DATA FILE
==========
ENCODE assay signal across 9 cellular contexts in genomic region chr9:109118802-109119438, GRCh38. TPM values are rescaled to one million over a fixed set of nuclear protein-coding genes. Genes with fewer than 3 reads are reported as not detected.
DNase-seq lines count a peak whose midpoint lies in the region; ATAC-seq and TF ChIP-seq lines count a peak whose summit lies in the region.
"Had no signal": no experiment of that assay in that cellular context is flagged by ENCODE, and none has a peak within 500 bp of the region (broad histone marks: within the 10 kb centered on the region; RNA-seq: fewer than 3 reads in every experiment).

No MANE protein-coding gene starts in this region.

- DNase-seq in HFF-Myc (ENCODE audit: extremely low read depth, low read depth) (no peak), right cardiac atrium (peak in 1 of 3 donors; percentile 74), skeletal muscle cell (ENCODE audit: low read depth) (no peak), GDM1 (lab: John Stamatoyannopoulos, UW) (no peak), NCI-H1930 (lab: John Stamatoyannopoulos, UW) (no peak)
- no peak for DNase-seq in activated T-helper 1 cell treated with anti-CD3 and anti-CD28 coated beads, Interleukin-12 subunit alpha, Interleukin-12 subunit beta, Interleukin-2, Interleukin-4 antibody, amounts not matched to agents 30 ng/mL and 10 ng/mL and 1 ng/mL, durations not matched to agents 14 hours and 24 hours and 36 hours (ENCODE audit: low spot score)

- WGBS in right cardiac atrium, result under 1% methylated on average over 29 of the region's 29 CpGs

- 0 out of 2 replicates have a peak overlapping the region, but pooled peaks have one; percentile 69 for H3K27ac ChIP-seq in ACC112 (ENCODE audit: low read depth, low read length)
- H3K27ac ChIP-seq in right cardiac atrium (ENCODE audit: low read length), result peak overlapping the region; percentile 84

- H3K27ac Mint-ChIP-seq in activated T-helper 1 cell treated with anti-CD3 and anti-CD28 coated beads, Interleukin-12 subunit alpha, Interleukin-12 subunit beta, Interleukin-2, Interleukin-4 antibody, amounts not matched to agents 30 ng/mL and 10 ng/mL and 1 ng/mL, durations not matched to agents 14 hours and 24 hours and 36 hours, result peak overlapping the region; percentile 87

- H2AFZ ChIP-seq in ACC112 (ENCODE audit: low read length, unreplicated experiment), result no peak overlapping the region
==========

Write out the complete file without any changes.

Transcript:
ENCODE assay signal across 9 cellular contexts in genomic region chr9:109118802-109119438, GRCh38. TPM values are rescaled to one million over a fixed set of nuclear protein-coding genes. Genes with fewer than 3 reads are reported as not detected.
DNase-seq lines count a peak whose midpoint lies in the region; ATAC-seq and TF ChIP-seq lines count a peak whose summit lies in the region.
"Had no signal": no experiment of that assay in that cellular context is flagged by ENCODE, and none has a peak within 500 bp of the region (broad histone marks: within the 10 kb centered on the region; RNA-seq: fewer than 3 reads in every experiment).

No MANE protein-coding gene starts in this region.

- DNase-seq in HFF-Myc (ENCODE audit: extremely low read depth, low read depth) (no peak), right cardiac atrium (peak in 1 of 3 donors; percentile 74), skeletal muscle cell (ENCODE audit: low read depth) (no peak), GDM1 (lab: John Stamatoyannopoulos, UW) (no peak), NCI-H1930 (lab: John Stamatoyannopoulos, UW) (no peak)
- no peak for DNase-seq in activated T-helper 1 cell treated with anti-CD3 and anti-CD28 coated beads, Interleukin-12 subunit alpha, Interleukin-12 subunit beta, Interleukin-2, Interleukin-4 antibody, amounts not matched to agents 30 ng/mL and 10 ng/mL and 1 ng/mL, durations not matched to agents 14 hours and 24 hours and 36 hours (ENCODE audit: low spot score)

- WGBS in right cardiac atrium, result under 1% methylated on average over 29 of the region's 29 CpGs

- 0 out of 2 replicates have a peak overlapping the region, but pooled peaks have one; percentile 69 for H3K27ac ChIP-seq in ACC112 (ENCODE audit: low read depth, low read length)
- H3K27ac ChIP-seq in right cardiac atrium (ENCODE audit: low read length), result peak overlapping the region; percentile 84

- H3K27ac Mint-ChIP-seq in activated T-helper 1 cell treated with anti-CD3 and anti-CD28 coated beads, Interleukin-12 subunit alpha, Interleukin-12 subunit beta, Interleukin-2, Interleukin-4 antibody, amounts not matched to agents 30 ng/mL and 10 ng/mL and 1 ng/mL, durations not matched to agents 14 hours and 24 hours and 36 hours, result peak overlapping the region; percentile 87

- H2AFZ ChIP-seq in ACC112 (ENCODE audit: low read length, unreplicated experiment), result no peak overlapping the region